Dad-of-five who died in crash after performing aerobatics had only flown new plane once before
Published 22/04/2016 | 13:20
An amateur pilot was killed while performing aerobatics in a recently-purchased aircraft, stated a preliminary air accident report published today.
Father-of-five William Hillick, owner of CQ Communications shop in Dublin city centre, was killed when his aircraft crashed into a field beside the runway at Abbeyshrule Airport in County Longford last month.
Mr Hillick had flown the aircraft only once before he took off on a second flight in the home-built single-engine aircraft on a Sunday evening, March 20.
A report by the Air Accident Investigation Unit (AAIU) stated “ground marks indicate that, at the moment of impact, the aircraft was in a near-vertical nose low attitude and that the right wing impacted the ground first.”
Mr Hicks purchased the 20 years old Laser Z200 in February and flew it for the first time on Saint Patrick’s Day last.
It had been built in the UK and was registered in The Netherlands and it had a valid Certificate of Airworthiness. It was a single seat aerobatic competition mono-plane with enclosed cockpit.
On the morning of the crash, he was in a group of flight enthusiasts who travelled in two other aircraft from Abbeyshrule to the Aran Islands and back. On his return, he told friends he was going to take his aircraft for a flight.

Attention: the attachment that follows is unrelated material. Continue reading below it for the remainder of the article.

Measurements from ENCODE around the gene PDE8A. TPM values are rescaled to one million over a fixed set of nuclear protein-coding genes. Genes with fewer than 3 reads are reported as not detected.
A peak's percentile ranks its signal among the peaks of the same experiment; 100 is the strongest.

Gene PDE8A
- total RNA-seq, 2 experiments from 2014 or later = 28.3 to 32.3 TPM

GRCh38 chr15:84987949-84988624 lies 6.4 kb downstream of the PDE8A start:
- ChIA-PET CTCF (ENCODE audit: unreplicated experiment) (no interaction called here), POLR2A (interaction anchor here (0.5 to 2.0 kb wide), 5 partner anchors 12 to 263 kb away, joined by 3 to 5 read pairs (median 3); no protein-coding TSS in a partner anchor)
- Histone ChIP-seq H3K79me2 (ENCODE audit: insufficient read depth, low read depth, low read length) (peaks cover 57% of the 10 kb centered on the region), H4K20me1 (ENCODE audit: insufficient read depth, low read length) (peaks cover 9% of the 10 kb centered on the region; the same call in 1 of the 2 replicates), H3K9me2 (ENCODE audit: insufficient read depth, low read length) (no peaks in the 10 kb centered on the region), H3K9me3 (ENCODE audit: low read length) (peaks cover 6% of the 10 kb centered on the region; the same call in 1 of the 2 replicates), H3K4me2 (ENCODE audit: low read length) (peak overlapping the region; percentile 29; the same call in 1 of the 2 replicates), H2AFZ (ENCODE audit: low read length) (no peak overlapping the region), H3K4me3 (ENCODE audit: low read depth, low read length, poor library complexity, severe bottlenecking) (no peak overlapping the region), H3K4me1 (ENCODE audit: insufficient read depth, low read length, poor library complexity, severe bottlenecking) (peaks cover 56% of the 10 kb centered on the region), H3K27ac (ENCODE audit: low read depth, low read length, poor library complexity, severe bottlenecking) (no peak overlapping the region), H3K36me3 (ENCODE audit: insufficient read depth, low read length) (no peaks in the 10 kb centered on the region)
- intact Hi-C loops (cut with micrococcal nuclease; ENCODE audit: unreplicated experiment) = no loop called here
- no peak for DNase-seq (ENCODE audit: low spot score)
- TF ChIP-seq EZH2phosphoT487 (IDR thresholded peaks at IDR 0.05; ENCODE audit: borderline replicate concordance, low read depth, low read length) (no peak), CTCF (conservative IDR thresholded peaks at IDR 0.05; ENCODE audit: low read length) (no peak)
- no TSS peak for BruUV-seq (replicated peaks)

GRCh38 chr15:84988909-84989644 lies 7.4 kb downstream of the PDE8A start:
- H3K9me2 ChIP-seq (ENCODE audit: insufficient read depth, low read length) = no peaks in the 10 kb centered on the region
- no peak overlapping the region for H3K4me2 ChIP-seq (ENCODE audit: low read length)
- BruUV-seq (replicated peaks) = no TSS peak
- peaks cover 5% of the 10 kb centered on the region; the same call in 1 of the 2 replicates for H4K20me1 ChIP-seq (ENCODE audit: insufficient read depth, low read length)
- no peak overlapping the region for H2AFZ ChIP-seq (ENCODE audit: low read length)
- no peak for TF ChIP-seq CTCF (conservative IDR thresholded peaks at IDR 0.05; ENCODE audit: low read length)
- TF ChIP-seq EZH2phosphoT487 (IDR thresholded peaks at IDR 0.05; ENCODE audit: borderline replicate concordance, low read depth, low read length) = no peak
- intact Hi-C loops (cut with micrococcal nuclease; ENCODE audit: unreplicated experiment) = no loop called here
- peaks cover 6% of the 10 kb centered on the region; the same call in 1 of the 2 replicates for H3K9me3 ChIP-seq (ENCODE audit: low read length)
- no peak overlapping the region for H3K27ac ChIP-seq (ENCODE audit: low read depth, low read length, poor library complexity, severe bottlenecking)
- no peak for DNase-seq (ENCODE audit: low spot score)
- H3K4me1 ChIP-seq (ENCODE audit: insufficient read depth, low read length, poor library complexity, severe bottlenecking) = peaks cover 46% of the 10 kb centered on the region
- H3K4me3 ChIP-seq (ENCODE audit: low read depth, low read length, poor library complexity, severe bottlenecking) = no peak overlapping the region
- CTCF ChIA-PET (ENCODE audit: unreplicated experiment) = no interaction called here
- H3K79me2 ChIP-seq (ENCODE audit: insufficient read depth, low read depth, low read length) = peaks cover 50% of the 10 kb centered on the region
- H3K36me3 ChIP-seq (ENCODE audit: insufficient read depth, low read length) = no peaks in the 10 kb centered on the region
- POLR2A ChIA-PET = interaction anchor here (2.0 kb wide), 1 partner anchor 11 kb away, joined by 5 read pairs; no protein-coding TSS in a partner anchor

Investigators were able to review video data recovered from cameras fitted to the aircraft. But the final file on recovered memory cards were not viewable and work is underway to recover additional data from the memory cards before the final report is issued.
The pilot flew six complete circuits around the airfield and conducted three 360-degree rolls on one of the circuits and included some aerobatic inverted manoeuvres.
“A witness reported seeing the aircraft descending rapidly towards the ground during these manoeuvres and that it impacted the ground in a nose-down attitude,” stated the report.
The flight lasted between 14 and 15 minutes. It crashed in a field 130 metres from the runway at 5.45pm. An Irish Air Corps Emergency Aeromedical helicopter in Athlone was despatched and landed at 6pm.
Investigators said the engine was still providing power when it crashed. A final report will be published in due course, stated the AAIU.
He lived with his mother Margaret Hillick at Knockmant, Mullingar, Co. Westmeath.
The day after the tragedy, she said "He was passionate about being in the air.
"It was the first time he flew that plane. He bought it from Germany. He was all excited about it, flying was his hobby. He never drank or smoked.
"Every time he went flying I would worry about him. I felt so happy when he would walk through the door, but now he's not coming home."